Discovered in slices of rock recovered from northern Quebec, the microscopic metallic detritus—plus chemical signatures associated with ancient metabolisms—could push back the date at which life arose on Earth. If verified, these fossils would surpass 3.7-billion-year-old microbial mats found in Greenland as the oldest known traces of life.
Another study, suggests that eukaryotes (more complex life) — the domain of life comprising animals, plants, and protists — were present on Earth as early as 2.33 billion years ago, right around the time when oxygen became a permanent fixture in the atmosphere. This new time-stamp for ancient life significantly predates the earliest sign of eukaryotes found in the fossil record —1.56 billion-year-old macroscopic fossils that scientists widely agree are the remains of multicellular algae-like organisms.
The MIT researchers arrived at their estimate not by examining rocks for fossil evidence but by using a technique called “molecular clock analysis.” This approach involves first sifting through DNA databases to trace the evolution of particular gene sequences across hundreds of modern species. Then, using ages derived from the fossil animal and plant relatives, these sequences can be tied backward in time to the earliest point at which those sequences must have been expressed in ancestral eukaryotes.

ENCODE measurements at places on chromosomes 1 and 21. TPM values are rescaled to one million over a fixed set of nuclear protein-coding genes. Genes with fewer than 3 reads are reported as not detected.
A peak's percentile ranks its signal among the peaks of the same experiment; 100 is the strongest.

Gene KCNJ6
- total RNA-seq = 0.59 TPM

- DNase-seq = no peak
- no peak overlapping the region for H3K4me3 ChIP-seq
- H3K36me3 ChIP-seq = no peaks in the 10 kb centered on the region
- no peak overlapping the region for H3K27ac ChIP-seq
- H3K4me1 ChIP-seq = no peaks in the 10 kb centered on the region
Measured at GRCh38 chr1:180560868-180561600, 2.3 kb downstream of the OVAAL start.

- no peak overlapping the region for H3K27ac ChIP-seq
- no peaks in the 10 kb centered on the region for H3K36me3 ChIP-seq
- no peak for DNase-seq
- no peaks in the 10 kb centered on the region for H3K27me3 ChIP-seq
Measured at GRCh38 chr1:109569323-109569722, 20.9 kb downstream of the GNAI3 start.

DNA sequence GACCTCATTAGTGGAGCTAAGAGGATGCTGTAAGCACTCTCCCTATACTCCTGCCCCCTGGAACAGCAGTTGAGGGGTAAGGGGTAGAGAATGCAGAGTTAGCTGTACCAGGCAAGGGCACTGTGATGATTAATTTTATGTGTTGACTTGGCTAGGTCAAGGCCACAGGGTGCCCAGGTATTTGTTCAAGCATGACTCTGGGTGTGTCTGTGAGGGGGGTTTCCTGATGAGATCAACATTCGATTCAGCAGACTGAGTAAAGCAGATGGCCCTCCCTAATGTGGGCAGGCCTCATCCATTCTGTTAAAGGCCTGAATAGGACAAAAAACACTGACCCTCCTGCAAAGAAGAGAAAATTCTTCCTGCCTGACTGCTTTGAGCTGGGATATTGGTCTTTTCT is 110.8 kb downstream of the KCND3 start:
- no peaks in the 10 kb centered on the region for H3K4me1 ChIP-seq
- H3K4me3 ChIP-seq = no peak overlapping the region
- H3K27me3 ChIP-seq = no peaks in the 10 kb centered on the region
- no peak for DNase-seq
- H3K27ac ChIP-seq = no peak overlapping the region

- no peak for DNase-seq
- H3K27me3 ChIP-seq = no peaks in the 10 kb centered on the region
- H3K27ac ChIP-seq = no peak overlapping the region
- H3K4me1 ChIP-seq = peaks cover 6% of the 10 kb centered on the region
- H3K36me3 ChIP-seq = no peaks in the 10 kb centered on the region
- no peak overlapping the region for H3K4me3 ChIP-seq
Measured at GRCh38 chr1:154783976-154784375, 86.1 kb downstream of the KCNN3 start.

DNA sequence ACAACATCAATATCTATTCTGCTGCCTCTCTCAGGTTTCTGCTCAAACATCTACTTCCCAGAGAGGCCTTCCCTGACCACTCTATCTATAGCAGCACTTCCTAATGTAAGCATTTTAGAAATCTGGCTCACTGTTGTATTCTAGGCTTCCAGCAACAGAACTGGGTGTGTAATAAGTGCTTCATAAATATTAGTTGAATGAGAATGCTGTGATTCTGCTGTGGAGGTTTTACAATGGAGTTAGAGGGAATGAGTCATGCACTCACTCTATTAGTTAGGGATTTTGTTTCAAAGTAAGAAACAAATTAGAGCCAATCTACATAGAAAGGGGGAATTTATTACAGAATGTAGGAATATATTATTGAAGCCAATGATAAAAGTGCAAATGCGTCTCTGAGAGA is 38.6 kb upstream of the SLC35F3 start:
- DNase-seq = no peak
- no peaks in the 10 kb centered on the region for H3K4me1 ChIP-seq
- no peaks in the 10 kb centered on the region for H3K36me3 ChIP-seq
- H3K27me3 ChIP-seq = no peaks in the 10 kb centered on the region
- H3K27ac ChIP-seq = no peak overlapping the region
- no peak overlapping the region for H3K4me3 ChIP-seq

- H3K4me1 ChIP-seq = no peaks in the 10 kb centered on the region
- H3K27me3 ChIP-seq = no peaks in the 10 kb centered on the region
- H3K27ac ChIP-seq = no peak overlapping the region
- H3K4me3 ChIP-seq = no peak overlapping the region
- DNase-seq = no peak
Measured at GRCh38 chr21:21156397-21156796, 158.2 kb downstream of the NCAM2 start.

Nature - Evidence of Very Early Life in Earth's oldest hydrothermal Vent precipitates
Although it is not known when or where life on Earth began, some of the earliest habitable environments may have been submarine-hydrothermal vents. Here we describe putative fossilized microorganisms that are at least 3,770 million and possibly 4,280 million years old in ferruginous sedimentary rocks, interpreted as seafloor-hydrothermal vent-related precipitates, from the Nuvvuagittuq belt in Quebec, Canada. These structures occur as micrometre-scale haematite tubes and filaments with morphologies and mineral assemblages similar to those of filamentous microorganisms from modern hydrothermal vent precipitates and analogous microfossils in younger rocks. The Nuvvuagittuq rocks contain isotopically light carbon in carbonate and carbonaceous material, which occurs as graphitic inclusions in diagenetic carbonate rosettes, apatite blades intergrown among carbonate rosettes and magnetite–haematite granules, and is associated with carbonate in direct contact with the putative microfossils. Collectively, these observations are consistent with an oxidized biomass and provide evidence for biological activity in submarine-hydrothermal environments more than 3,770 million years ago.